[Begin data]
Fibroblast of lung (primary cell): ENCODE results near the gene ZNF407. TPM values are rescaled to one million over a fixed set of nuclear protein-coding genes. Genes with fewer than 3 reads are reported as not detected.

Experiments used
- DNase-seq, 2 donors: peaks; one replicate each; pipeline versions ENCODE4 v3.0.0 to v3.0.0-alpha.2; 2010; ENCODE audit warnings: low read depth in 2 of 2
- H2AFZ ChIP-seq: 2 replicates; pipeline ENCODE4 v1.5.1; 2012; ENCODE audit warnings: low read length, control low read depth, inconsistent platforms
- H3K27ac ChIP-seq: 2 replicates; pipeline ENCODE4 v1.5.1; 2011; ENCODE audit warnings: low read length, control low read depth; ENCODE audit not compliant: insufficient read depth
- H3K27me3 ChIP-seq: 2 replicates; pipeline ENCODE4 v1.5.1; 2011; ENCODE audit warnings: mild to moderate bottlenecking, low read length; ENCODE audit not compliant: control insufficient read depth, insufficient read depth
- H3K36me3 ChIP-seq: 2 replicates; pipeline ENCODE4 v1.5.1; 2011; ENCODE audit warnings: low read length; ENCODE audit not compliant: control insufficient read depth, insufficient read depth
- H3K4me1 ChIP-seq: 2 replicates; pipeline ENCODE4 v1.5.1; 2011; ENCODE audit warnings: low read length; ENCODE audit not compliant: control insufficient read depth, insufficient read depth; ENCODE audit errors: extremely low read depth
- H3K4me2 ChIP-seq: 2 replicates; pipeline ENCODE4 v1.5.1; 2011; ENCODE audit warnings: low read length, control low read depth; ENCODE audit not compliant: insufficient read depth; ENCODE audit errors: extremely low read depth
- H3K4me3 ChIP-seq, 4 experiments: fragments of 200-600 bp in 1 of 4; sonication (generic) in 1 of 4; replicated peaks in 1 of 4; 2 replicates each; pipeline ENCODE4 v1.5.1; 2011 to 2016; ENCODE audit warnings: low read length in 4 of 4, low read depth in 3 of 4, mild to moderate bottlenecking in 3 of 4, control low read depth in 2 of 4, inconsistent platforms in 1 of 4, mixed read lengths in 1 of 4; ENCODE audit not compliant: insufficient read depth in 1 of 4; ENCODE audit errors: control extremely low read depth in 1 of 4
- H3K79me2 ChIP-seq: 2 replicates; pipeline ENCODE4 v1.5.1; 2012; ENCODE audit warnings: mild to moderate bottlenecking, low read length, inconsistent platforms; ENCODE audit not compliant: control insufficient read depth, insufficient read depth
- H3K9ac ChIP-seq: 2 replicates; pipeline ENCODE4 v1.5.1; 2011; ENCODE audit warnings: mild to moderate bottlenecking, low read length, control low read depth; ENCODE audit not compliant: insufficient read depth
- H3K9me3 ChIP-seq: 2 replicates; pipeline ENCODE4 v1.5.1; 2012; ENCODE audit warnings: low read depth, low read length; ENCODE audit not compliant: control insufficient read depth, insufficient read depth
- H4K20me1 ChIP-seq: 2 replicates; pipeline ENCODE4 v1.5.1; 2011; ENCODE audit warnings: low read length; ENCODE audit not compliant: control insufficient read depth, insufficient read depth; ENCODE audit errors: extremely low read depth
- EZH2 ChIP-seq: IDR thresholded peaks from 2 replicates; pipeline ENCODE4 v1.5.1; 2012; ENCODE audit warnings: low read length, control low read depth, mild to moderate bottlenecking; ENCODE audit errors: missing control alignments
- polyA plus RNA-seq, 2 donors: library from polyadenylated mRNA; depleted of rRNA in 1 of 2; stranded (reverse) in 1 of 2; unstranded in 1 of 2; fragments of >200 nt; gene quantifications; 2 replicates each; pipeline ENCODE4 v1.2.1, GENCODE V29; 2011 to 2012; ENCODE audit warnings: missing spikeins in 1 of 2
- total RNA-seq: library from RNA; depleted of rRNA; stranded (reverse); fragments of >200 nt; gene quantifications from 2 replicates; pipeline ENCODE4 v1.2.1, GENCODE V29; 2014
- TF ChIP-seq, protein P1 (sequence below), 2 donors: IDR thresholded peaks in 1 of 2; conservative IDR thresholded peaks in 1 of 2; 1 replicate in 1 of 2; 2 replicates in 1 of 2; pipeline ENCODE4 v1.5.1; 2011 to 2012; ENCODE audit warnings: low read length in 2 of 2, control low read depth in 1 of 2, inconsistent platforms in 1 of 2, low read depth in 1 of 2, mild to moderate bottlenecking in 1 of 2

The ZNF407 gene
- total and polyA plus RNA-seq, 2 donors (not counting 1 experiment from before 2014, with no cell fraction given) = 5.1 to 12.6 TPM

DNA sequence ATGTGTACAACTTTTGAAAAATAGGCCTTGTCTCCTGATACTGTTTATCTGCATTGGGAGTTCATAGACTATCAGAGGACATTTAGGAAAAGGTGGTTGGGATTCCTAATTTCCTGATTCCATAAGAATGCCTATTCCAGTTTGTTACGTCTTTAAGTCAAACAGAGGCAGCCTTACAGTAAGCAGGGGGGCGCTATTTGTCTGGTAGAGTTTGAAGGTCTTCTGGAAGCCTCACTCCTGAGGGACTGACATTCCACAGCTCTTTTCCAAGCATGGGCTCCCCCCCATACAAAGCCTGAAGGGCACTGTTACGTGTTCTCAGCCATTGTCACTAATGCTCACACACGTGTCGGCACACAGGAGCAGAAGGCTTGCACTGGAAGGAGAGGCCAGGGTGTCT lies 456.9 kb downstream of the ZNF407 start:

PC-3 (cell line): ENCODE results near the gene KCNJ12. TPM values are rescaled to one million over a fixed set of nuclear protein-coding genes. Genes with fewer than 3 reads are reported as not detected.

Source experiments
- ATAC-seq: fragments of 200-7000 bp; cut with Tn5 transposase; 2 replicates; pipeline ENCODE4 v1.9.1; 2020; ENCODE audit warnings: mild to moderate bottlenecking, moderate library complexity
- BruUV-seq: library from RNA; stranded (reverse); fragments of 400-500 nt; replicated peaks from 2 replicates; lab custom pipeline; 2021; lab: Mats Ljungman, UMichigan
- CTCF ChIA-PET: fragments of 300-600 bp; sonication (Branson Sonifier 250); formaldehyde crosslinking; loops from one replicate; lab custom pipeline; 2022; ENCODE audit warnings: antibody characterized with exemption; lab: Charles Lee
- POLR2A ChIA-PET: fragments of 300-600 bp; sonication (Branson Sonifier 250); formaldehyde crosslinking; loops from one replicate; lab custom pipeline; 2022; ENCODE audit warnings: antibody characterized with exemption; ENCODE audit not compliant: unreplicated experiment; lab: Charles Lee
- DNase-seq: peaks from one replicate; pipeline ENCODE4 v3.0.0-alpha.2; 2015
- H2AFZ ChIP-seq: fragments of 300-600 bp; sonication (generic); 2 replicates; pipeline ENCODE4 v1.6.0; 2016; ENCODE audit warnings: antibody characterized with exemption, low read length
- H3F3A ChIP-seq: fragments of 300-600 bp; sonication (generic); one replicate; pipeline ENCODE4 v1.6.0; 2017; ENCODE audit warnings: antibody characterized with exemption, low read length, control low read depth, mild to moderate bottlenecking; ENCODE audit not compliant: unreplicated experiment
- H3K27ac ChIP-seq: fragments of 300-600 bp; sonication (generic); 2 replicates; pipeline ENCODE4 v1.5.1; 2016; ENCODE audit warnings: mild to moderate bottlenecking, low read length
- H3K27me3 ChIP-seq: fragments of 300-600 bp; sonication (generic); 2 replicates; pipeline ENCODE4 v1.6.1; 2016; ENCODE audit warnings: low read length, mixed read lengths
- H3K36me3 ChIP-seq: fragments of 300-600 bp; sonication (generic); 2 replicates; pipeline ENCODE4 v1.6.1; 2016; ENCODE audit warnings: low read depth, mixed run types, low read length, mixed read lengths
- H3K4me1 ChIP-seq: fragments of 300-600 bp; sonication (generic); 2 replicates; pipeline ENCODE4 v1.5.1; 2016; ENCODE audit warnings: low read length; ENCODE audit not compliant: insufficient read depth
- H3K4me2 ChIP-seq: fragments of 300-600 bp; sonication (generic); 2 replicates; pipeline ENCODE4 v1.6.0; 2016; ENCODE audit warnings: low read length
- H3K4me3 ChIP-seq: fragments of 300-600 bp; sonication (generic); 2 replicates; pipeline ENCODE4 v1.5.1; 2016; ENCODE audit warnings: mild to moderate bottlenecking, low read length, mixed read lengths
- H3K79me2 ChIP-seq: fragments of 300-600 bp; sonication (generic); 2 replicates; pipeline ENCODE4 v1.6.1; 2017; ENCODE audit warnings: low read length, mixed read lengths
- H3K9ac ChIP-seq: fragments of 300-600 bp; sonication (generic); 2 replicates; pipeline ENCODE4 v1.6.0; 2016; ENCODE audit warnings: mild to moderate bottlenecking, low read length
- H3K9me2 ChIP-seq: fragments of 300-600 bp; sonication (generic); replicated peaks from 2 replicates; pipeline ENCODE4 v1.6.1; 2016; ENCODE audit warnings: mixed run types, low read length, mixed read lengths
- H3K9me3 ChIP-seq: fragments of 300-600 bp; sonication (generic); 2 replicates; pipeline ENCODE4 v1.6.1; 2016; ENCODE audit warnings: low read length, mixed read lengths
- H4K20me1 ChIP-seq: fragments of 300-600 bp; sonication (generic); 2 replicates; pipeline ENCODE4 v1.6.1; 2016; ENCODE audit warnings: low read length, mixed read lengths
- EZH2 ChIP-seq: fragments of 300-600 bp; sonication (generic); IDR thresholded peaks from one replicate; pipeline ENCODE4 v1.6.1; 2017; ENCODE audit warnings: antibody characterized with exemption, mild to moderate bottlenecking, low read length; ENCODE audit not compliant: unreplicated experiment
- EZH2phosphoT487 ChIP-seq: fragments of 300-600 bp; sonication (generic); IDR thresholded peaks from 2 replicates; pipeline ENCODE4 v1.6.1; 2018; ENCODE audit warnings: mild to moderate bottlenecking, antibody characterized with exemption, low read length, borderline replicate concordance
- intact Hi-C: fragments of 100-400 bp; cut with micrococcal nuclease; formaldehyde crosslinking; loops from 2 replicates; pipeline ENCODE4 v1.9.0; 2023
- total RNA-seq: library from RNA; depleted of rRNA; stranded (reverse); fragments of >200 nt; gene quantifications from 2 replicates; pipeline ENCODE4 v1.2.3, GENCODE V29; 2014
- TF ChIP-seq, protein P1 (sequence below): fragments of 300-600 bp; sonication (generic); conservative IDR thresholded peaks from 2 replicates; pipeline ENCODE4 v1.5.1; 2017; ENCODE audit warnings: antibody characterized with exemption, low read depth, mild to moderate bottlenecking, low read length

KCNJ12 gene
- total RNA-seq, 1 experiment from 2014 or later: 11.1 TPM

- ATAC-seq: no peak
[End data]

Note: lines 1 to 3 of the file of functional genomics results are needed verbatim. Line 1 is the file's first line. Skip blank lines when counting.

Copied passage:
Fibroblast of lung (primary cell): ENCODE results near the gene ZNF407. TPM values are rescaled to one million over a fixed set of nuclear protein-coding genes. Genes with fewer than 3 reads are reported as not detected.

Experiments used
- DNase-seq, 2 donors: peaks; one replicate each; pipeline versions ENCODE4 v3.0.0 to v3.0.0-alpha.2; 2010; ENCODE audit warnings: low read depth in 2 of 2